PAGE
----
4. Fruit is often one of the first things that get sacrificed when you’re shopping on a budget. Damaschino follows the golden rule of buying what’s in season.

5. Stay away from convenience packs like pre-packaged salad. There’s a high cost to convenience.

6. On vegetables, Damaschino follows a basic rule: “Fresh first, then frozen, then canned.”

7. For big savings, buy spices from the bulk bins. How big you say, check out our article on buying spices from bulk bins.

8. Always have the makings of an emergency meal for those nights when your tired and tempted to got to a restaurant or order in.

9. Damaschino points out a well known fact that most things eye level in the supermarket are higher priced, for the real bargains, look up high or down low.

10. “The cereal aisle is a minefield of big price tags and empty calories. Damaschino’s advice for budget-conscious families is to buy one kind of cereal for the week, and kids don’t get to choose” They’re shopping at one of my favorite stores, Winco, and one really good breakfast bargain there is buying oatmeal in bulk for around 48 cents per pound. You can have your breakfast for around 15 cents.

Here’s an excellent video they put together of their shopping trip.

How to  feed a family of four for less than a hundred bucks.

Also be sure to check out the full article for more tips and advice: Living on a limited income calls for smart choices at the market

sponsored: Find Money Budgeting Tips.

 

THE HUMBLE POTATO

Since we learned today that shopping the perimeter of the store is a good way to save money and eat healthy in today’s recipes the main ingredients are found in the perimeter of the store. The main ingredient is the humble potato.

Potatoes often receive a bad rap for not being healthy. But nothing could be further from the truth. Potatoes by themselves are very healthy. It is all the stuff we humans put on the potato that causes the problems; from butter to sour cream to fried bacon.

[Picture source: International Year of the Potato Nutrition Source: United States Department of Agriculture, National Nutrient Database]

Like peanut butter, potatoes are nearly the perfect food – low in fat and high in nutrition. And you should not be too wary of a potato’s high carbohydrate content. There are good carbs and not so good. If you get your carbs from whole grains, fruits, vegetables, or beans it is a good thing.

Okay, enough preaching for today. Lets get cooking and eating.

Recipe # 1

Baked Sweet Potatoes

Here is what you will need:

1 sweet potato for each person       Cost for 1 person = $.20

1-2 teaspoons butter                      Cost for 1 person = 1 stick butter $1.19  2 teaspoons = $.10

1-2 tablespoons brown sugar          Cost for 1 person = cost 16 oz box $1.65 2 tbsps = $.30

Olive oil if cooking in oven               Cost per person = $6.39 17 oz  1 tspn = $.06

Salt and pepper to taste

Cost per person:  $.66

Cost for 3 people:  $1.98

Here is what you do:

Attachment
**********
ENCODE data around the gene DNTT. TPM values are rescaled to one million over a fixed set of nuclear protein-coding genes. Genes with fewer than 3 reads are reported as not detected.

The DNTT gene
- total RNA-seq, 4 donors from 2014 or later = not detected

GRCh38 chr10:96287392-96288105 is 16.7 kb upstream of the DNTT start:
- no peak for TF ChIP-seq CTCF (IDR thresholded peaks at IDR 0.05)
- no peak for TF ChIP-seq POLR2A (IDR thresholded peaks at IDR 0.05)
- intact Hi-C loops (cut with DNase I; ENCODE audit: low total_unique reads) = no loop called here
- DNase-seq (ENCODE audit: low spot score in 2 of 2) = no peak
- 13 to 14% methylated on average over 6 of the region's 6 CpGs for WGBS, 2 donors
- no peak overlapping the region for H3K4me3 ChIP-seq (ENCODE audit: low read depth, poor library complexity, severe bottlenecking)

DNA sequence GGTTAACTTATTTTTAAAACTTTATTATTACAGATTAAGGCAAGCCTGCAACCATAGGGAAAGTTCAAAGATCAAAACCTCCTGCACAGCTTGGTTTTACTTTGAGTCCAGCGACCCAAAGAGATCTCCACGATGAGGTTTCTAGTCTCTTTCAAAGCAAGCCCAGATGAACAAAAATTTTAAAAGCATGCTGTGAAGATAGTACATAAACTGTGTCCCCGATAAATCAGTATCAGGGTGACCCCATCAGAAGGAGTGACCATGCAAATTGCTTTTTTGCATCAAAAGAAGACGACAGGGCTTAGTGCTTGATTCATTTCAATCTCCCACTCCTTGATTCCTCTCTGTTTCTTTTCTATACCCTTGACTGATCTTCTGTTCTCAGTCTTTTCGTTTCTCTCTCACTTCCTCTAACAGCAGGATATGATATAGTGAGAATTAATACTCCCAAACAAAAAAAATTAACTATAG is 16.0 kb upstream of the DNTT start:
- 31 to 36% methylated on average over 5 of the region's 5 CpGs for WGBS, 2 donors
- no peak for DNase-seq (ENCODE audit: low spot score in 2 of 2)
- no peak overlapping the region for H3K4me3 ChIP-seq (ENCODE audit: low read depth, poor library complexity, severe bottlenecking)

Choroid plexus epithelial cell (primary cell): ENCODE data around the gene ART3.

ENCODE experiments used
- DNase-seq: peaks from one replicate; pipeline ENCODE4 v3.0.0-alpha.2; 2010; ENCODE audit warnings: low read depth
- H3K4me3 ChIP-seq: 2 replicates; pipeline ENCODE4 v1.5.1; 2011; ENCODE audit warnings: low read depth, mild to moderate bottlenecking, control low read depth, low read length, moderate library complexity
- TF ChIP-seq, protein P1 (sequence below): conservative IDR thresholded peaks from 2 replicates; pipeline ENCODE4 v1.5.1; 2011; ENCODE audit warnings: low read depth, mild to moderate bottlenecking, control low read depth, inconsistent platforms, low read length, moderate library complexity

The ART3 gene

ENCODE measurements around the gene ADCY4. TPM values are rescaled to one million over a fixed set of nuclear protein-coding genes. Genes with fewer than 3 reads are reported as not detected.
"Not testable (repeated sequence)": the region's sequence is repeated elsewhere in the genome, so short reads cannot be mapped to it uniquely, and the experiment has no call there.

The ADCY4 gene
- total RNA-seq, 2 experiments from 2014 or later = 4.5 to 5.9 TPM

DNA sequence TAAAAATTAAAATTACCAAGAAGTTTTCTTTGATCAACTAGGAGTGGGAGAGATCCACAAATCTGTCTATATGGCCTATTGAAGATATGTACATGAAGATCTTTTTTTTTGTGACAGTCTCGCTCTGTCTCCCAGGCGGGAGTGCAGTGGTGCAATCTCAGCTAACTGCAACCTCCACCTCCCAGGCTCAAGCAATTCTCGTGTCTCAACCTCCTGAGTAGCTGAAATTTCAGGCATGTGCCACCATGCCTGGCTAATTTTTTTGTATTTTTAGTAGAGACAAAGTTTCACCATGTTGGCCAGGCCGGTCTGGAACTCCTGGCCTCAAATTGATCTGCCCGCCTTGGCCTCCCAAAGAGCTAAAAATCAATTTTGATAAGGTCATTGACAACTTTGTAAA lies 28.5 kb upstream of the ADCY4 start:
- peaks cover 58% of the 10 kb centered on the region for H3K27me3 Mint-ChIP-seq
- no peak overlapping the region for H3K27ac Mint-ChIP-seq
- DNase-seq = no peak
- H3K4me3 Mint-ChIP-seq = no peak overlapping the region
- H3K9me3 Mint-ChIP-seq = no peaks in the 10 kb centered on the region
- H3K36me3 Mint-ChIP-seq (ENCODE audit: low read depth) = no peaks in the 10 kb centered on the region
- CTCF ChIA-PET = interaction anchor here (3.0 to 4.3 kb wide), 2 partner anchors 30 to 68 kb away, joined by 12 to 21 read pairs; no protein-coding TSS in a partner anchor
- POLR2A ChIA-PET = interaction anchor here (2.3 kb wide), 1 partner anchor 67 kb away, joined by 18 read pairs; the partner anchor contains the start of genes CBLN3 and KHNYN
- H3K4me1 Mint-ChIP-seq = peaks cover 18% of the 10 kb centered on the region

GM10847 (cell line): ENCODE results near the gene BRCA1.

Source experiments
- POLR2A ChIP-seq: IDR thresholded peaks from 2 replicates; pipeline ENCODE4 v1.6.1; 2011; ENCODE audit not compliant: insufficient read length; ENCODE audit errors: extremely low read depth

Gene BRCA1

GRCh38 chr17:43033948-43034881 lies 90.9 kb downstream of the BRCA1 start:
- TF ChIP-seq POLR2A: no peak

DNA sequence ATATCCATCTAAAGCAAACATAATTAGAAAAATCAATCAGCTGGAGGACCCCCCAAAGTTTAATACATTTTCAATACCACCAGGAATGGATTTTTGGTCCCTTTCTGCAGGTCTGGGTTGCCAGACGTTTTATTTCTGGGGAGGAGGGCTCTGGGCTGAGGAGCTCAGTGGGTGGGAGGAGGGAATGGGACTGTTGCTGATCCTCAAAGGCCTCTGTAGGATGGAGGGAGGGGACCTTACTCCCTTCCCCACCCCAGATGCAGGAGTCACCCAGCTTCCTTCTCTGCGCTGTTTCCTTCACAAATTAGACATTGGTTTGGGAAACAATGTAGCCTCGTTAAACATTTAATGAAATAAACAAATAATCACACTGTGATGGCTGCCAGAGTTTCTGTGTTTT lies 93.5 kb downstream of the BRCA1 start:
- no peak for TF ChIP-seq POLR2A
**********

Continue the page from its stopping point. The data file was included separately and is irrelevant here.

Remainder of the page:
Wash and dry the potato.

If cooking in the oven rub a tiny bit of olive oil all over the potato.

If cooking in a microwave prick the potato in several places using a toothpick, fork, or a knife.

Bake in an oven at 400 degrees for about 45 minutes; if using a microwave hit the “potato” button and wait for the microwave to beep at you. If your microwave does not have a “potato” button it will take about 7 minutes for one potato, a bit more for several potatoes.

When your potato is baked to your liking cut a deep X on top and then push the ends toward each other to open up the potato. With a fork loosen the potato up a bit.

Add the butter and the salt and pepper.

This is a meal in and of itself.

But if you add a little brown sugar you have a meal made in heaven.

Serve with a salad and you have a full and healthy meal.[/print_this]

Recipe # 2

Baked Potato with Broccoli and Cheddar Cheese

Here is what you will need:

1 baking potato per person                   Cost for 1 person = 10 lb bag $1.49; 1 potato =$.12

1-2 teaspoons butter                           Cost for 1 person = 1 stick butter $1.19  2 teaspoons = $.10

1 medium broccoli cut into florets         Cost for 1 person = $.99 1 cluster broccoli 1/3 of it = $.33

2 tablespoons shredded cheddar cheese        Cost for 1 person 8 oz chunk = $2.13  2 tbsns = $.27

Olive oil if cooking in oven                    Cost per person = $6.39 17 oz  1 tspn = $.06

Salt and pepper to taste

Cost per person = $.89

Cost for 3 people = $2.64

Here is what you do:

Wash and dry the potato.

If baking  in the oven rub a tiny bit of olive oil all over the potato.

If cooking in a microwave prick the potato in several places using a toothpick, fork, or a knife.

Bake in an oven at 400 degrees for about 45 minutes; if using a microwave hit the “potato” button and wait for the microwave to beep at you. If your microwave does not have a “potato” button it will take about 7 minutes for one potato, a bit more for several potatoes.

In the meantime steam the broccoli florets until crisp cooked. This will take only about 5-8 minutes.

When your potato is baked to your liking cut a deep X on top and then push the ends toward each other to open up the potato. With a fork loosen the potato up a bit.

Add the butter and the salt and pepper.

Top with the steamed broccoli florets.

Shred the cheese and sprinkle on top of the broccoli.

Serve with a salad.

[/print_this]Until next time, bon appetite!!